Needle in a Covid haystack: Data science’s efforts to tackle a pandemic

15 Oct 2020

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With time being of the essence and lives at risk, data science has been recruited to help find treatments for Covid-19 and solutions to problems posed by the pandemic.

In the same way that the data we generate online is seen as a highly valuable resource for tech companies, vast quantities of medical data is seen as potentially holding answers to a number of science’s greatest questions.

This can range from a start-up using AI to search for peptides that could benefit human health, to a multinational pharma giant looking to gain access to huge quantities of genetic data to create future drugs.

Now, however, data science and AI are being recruited to help solve the health crisis of a generation: Covid-19. While there is still much to learn about SARS-CoV2 (the novel coronavirus) and the disease it causes, the groundwork needed for scientists to find treatments and a potential vaccine is being laid down right now.

Just recently, Nvidia announced plans to build what it believes will be the UK’s “most power supercomputer”, which will be used to advance AI research in healthcare. The company said that the computer will be available to healthcare researchers in the UK who want to use AI to solve pressing medical challenges, including those presented by Covid-19.

Also, case numbers and medical data gathered across the world have been used to compile in-depth charts and maps tracking Covid-19, helping researchers and the general public to understand how it is spreading.

Data science has also helped us better trace and diagnose the novel coronavirus. In July, one such data science breakthrough was revealed by a team of University of Oxford scientists. In a pre-print paper, the team revealed Curial AI, a test using AI that can rapidly screen for Covid-19 in patients arriving in emergency departments.

Woman wearing a face mask in a car with a person in PPE writing on a clipboard.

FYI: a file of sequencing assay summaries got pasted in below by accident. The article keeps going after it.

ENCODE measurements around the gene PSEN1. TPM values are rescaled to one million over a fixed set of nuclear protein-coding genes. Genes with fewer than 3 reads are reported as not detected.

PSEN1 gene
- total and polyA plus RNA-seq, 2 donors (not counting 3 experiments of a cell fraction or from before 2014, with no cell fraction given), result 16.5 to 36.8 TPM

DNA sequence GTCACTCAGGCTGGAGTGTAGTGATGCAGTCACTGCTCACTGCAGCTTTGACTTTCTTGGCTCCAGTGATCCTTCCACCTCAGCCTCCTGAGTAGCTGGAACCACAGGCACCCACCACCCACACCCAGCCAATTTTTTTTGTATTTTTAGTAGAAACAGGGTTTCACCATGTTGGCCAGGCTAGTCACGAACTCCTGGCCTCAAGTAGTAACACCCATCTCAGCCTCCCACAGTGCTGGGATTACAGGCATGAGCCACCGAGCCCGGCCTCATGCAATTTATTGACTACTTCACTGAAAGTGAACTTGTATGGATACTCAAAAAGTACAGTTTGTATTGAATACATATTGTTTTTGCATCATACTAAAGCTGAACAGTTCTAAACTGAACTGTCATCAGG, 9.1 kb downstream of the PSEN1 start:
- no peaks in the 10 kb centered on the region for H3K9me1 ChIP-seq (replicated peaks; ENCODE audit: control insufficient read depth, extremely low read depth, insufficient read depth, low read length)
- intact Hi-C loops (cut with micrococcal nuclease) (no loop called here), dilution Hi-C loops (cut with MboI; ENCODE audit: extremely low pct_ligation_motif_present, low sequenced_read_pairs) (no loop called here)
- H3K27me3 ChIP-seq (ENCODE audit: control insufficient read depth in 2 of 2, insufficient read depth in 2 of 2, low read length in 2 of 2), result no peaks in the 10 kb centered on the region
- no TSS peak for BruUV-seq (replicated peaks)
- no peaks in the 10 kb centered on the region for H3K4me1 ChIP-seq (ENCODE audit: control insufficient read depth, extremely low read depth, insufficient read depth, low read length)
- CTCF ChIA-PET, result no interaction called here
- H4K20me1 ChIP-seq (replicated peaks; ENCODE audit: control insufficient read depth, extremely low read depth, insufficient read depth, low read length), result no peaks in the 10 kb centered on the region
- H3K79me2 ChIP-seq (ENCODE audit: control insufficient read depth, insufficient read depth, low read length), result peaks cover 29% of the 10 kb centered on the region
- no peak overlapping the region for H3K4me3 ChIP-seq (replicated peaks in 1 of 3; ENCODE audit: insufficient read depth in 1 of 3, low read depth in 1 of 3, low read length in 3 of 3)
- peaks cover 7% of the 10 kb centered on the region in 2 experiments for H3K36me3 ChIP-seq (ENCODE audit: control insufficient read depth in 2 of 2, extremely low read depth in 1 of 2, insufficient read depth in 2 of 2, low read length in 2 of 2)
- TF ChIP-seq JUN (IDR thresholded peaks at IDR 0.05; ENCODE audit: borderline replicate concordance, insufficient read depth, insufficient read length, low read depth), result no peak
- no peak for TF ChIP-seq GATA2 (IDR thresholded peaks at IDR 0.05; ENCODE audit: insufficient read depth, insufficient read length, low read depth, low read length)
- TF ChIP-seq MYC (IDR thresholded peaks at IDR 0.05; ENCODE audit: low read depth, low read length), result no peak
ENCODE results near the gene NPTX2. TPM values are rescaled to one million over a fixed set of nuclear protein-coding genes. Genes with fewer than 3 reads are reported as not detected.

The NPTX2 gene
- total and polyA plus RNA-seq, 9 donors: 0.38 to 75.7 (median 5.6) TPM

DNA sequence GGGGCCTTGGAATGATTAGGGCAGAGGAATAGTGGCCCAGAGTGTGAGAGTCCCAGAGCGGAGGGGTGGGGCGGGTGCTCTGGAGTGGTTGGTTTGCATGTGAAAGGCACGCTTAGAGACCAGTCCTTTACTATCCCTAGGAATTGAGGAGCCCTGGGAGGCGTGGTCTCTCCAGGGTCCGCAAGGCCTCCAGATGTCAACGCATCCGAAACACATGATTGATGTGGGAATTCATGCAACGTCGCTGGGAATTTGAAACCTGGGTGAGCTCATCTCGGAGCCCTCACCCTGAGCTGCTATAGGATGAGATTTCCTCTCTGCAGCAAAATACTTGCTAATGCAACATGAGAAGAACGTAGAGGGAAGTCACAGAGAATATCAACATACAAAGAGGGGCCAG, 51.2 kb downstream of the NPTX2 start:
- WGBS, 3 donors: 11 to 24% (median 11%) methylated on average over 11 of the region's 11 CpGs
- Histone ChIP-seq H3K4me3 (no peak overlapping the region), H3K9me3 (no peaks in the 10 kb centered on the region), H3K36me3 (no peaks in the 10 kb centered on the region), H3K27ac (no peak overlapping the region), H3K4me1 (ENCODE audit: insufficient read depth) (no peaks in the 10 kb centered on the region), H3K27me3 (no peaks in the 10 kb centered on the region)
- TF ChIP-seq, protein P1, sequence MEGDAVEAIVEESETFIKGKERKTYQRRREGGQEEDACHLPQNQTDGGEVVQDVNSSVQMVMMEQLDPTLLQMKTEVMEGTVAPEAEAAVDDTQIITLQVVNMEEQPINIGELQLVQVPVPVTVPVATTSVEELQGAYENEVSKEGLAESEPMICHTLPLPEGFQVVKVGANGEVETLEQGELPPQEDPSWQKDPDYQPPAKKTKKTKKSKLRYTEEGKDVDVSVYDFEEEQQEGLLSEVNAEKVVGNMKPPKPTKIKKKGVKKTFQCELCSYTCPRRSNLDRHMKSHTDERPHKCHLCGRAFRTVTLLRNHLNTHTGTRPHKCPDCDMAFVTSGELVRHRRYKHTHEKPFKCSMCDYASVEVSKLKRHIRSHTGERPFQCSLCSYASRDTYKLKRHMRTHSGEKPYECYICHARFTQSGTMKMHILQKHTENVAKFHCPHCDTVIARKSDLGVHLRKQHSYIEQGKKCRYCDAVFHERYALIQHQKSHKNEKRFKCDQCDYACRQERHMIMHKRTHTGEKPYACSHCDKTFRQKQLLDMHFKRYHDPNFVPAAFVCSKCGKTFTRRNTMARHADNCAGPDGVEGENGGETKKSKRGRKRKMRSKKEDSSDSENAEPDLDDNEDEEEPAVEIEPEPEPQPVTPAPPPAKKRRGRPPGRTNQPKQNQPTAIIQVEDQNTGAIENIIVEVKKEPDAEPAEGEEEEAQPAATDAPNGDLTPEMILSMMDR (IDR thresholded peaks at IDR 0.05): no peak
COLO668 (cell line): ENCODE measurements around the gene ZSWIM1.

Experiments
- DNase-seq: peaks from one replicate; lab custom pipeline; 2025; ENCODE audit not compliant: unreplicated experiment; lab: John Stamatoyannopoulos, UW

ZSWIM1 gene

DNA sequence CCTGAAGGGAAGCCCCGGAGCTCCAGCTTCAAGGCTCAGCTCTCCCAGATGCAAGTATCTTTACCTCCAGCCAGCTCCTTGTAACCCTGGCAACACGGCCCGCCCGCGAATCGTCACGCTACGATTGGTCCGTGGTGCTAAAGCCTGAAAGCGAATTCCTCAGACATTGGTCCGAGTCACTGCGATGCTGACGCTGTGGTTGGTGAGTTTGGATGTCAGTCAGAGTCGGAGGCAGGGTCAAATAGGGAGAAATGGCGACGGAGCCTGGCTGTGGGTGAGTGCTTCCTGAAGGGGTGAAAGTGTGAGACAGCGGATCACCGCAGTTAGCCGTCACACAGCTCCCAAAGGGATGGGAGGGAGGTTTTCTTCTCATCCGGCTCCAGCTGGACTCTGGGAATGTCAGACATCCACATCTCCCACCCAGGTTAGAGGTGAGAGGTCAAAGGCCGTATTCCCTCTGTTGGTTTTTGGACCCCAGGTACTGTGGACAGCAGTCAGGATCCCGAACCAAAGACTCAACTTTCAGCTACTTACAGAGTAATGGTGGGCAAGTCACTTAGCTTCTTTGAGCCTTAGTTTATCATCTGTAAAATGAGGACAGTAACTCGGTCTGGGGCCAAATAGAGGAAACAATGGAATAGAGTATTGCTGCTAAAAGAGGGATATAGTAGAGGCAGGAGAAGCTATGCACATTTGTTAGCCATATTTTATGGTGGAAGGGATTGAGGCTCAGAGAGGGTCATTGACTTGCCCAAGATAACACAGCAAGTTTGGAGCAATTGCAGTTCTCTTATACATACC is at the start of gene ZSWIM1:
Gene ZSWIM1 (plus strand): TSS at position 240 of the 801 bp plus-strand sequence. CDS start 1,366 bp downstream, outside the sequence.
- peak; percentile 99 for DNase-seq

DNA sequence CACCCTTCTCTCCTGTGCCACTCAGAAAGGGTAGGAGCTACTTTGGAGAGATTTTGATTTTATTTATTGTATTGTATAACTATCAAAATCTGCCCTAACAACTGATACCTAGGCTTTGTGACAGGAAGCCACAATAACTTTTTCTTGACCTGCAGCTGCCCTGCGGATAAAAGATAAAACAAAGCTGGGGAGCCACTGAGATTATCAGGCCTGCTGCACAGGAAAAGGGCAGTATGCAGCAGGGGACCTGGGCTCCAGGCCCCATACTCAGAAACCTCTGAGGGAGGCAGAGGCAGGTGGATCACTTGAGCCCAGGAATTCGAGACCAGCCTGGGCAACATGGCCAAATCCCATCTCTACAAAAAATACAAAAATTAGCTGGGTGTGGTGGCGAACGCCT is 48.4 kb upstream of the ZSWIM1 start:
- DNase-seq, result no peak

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‘Unprecedented demand’ on hospital informatics

Currently, testing for Covid-19 is by a molecular analysis of a nose and throat swab, which typically has a turnaround time of 12 to 48 hours and requires specialist equipment and staff.

However, the AI developed in the Oxford study gives a near real-time prediction of a patient’s Covid-19 status by assessing data routinely collected during the first hour in emergency departments, such as blood tests and vital signs, to determine the chance of a patient testing positive for the coronavirus.

The numbers involved in the programme so far have been large, to say the least. As of July, its two early-detection models were able to identify Covid-19 from lab tests, blood gas and vital signs in 115,394 emergency presentations and 72,310 admissions to hospital.

The project is led by Dr Andrew Soltan, a UK National Institute of Health Research academic clinical fellow at the John Radcliffe Hospital in Oxford.

“During the first wave, there was unprecedented demand on hospital informatics departments for data relating to the Covid-19 pandemic,” Soltan told

“Thanks to strong collaborative links between the hospital, the Institute for Biomedical Engineering and the Big Data Institute in Oxford, alongside the wonderful work of so many colleagues and patients, we were able to gain access to the necessary data for this work.

“As a collaboration between clinicians and experts in machine learning with healthcare data, we had access to a huge wealth of expertise to tackle the challenges of developing and validating the Curial AI rapidly.”

Needing a little more time

Soltan said that AI’s ability to sift through huge quantities of data could play an integral part in our efforts to both control and better understand Covid-19. However, while broader steps to use the power of this tech can be made quickly, refinement of these tools may be a slower process.

“We are seeing developments that previously would have taken decades now occurring in months, but a little more time is needed before the prime time of AI in Covid-19,” he said.

“The pace of development is breathtaking, but the expectations for AI-driven innovation are also high. Passing verdict now would be too soon and I am sure that, with time, we will see the full benefits of AI in fighting the pandemic.”

Back in July, the Curial AI team said that its next hope was to take the tech out of the lab and deploy it in a clinical setting to bolster testing numbers at a time of rising case numbers in many countries.

According to Soltan, the team is now refining a web-based user interface for clinicians to use the platform.

“We’re working alongside key clinical stakeholders and leaders to determine how best Curial AI can fit in to the clinical pathway, safely and without biases,” he said. “A key part of the work is developing a safe clinical governance framework, and audit pathway to allow us to monitor performance of Curial AI in real time and ensure that its use benefits patient safety.”

Colm Gorey was a senior journalist with Silicon Republic